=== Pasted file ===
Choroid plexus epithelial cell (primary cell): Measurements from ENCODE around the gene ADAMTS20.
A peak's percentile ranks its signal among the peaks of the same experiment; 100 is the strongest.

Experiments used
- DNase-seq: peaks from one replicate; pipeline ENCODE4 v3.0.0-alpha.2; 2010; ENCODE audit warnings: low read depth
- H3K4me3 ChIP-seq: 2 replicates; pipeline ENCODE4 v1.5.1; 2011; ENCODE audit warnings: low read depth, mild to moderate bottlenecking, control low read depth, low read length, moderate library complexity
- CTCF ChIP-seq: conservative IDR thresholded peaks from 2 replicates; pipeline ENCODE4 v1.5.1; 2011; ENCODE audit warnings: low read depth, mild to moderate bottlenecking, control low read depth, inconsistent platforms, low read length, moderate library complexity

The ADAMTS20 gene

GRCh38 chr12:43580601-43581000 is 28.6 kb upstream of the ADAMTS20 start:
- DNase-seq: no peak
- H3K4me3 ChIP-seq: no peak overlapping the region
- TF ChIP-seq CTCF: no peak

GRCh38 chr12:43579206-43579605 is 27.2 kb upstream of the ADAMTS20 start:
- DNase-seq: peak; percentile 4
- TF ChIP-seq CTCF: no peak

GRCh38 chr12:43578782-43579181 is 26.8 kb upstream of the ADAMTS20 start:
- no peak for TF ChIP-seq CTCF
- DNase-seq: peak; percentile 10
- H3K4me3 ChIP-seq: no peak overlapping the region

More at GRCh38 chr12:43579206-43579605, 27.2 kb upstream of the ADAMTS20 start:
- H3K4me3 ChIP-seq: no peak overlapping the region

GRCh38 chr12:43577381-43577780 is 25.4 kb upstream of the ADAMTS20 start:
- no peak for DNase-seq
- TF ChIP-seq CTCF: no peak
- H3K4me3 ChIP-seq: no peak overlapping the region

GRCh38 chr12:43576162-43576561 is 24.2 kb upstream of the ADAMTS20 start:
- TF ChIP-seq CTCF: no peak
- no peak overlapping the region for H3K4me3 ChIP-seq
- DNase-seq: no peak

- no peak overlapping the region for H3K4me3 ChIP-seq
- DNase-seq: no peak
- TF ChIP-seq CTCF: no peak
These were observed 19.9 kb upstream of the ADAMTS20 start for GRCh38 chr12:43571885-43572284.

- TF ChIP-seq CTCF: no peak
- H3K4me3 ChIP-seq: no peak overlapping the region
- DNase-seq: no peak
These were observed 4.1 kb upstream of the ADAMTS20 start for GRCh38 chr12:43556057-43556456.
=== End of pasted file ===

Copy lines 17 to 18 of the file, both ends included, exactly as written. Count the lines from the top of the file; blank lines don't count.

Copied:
- DNase-seq: peak; percentile 10
- H3K4me3 ChIP-seq: no peak overlapping the region